There was a huge range of entertainments in our centres, from Christmas choirs to samba drummers, brass bands and steel pans, Irish bands, bluegrass and jazz, magicians, hula hoopers and a drag queen. Centres were brought alive with dance competitions, a fashion show, quizzes, table tennis tournaments, open-mic sessions and piano singalongs – and karaoke and bingo continued to be essential daily activities!

Many people were directed to our year-round services so that they can continue to benefit. Our centres are open across the country, providing a full package of support including housing and employment advice, education and training.

Thanks to all our supporters, we can continue to give hope to people who are homeless – and offer a route out of homelessness, for good. We all need the same basic things: shelter, food and to be treated with dignity. We can all be part of the change to make sure that one day every one of us has the stability of a safe home.

Hope starts with all of us, and together we will end homelessness.

Annie Cleghorn, General Volunteer, Croydon Centre

This was the fifth year that I have volunteered at Crisis and my second in Croydon, at a centre in a school that people can access during the day or overnight as well.

My days at the centre were busy. As a General Volunteer we were stationed in pairs around the building. We started by wearing a cardboard box advertising the various services and activities available each day: hairdressing, massage, reflexology, podiatry, football training, a visit to Dulwich Picture Gallery, a visit to the cinema.

One of our Polish guests had been in tears earlier – he missed his family and festive celebrations at home. But he said he was really looking forward to the karaoke, the music and the good food.

Another guest was beaming as he had been completely transformed by a haircut and sparkly new varnished nails; he was thrilled by all the positive comments. It was good, too, to see one young man, who had been overwhelmed by circumstances in a bad way when he arrived, noticeably changing as the week went on: looking more hopeful and less frightened and choosing a new wardrobe for himself.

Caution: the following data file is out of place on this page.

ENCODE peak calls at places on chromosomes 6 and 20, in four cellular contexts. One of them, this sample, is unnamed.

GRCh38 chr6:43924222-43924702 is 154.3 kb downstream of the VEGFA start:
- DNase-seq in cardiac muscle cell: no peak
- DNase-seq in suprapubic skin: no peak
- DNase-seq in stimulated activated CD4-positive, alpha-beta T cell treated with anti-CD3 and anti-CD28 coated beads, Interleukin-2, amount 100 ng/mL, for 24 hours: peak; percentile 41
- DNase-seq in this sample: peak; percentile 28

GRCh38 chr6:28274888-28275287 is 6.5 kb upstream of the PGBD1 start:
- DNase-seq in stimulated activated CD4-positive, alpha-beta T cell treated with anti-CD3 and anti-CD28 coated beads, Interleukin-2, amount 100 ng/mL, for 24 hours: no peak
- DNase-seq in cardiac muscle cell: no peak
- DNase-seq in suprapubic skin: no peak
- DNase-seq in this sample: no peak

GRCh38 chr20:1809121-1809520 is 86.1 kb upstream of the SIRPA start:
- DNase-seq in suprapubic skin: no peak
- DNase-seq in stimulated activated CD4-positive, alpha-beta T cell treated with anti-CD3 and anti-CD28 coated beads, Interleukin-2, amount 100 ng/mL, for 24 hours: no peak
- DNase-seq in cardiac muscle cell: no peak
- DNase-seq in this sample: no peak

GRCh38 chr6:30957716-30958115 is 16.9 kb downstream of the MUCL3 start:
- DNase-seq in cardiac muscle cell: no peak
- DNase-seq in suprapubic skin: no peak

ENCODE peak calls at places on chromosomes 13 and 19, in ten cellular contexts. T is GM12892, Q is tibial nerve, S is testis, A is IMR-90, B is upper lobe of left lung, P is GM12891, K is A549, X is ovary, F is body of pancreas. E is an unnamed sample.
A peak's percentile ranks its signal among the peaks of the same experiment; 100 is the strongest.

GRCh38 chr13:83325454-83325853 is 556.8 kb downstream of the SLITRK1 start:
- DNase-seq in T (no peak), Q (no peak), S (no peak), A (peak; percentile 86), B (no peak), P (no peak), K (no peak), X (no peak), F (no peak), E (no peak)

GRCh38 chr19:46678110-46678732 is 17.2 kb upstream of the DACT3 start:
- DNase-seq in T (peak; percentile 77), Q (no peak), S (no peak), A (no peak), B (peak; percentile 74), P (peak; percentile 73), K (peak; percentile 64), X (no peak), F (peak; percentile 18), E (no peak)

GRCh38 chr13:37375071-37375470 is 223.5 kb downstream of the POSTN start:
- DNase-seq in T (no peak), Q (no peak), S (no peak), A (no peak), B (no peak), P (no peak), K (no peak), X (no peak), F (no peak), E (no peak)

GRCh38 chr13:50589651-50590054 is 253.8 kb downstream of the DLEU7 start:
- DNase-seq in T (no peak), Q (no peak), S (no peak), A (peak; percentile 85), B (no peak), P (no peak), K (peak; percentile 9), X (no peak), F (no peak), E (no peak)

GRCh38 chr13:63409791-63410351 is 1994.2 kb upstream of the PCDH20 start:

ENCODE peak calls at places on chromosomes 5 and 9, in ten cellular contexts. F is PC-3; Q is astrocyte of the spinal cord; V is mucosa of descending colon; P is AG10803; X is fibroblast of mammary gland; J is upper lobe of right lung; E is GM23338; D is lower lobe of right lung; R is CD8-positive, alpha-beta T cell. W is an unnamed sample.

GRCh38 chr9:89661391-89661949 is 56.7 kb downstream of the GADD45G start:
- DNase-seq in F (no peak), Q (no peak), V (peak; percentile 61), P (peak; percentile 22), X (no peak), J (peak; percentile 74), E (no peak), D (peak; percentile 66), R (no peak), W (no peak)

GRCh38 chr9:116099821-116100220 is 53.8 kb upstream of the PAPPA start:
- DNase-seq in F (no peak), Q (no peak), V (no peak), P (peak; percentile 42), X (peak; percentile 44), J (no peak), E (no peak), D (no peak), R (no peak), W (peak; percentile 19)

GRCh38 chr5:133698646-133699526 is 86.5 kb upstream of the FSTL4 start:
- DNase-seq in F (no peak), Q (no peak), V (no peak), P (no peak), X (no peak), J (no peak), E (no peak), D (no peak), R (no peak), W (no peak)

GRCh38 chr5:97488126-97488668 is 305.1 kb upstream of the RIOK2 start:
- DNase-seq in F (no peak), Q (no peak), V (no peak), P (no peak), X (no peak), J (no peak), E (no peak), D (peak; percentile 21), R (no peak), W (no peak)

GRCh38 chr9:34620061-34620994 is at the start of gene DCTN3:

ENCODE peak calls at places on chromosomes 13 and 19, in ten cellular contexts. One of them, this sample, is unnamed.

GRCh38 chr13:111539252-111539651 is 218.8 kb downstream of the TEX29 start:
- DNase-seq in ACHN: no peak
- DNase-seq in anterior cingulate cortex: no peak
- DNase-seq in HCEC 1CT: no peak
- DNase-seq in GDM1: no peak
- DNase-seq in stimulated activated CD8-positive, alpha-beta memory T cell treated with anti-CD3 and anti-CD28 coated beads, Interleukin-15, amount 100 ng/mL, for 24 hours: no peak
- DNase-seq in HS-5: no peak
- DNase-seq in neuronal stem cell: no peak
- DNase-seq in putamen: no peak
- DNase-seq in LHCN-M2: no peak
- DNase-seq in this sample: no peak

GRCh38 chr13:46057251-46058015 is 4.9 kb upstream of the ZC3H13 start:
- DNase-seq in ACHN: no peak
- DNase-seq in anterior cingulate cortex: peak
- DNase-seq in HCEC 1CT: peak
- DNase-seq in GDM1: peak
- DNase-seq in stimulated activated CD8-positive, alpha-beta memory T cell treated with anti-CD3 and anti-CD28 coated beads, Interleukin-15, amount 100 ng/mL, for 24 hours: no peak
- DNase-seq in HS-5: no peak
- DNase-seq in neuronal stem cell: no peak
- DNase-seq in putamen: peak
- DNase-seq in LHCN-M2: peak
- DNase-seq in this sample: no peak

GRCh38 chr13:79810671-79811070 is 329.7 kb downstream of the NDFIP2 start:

Then there was the young, very pregnant woman we looked after. as She had not been able to find anywhere else to go so she was given a classroom/​bedroom to herself and a proper bed.

The annual five-a-side football tournament between all the Crisis at Christmas Centres is very popular. It was held at the Arsenal Community Hub and our Croydon team won the cup. It was a brilliant occasion, and there were cheers and smiles all round when they returned to the centre.

We worked on impossible jigsaws during Gap Duty – controlling access to restricted parts of the centre, which is key to keeping guests and volunteers safe. And, yes, I did help with the occasional toilet duty, just ensuring that the loos were clean and tidy. I also helped outside the Advice Area, in the Clothes Area, meeting and greeting guests as they came in and out of the building and encouraging them to come to meals, get a drink, play a game or chill. All the while, ambassadors from Crisis’s Skylight centre were noticeably busy mingling with the guests, ensuring that they knew that help and advice is available all year round.

I worked three days at Croydon and enjoyed every minute. It is hard work, emotionally, but really worthwhile. I’m already looking forward to next year.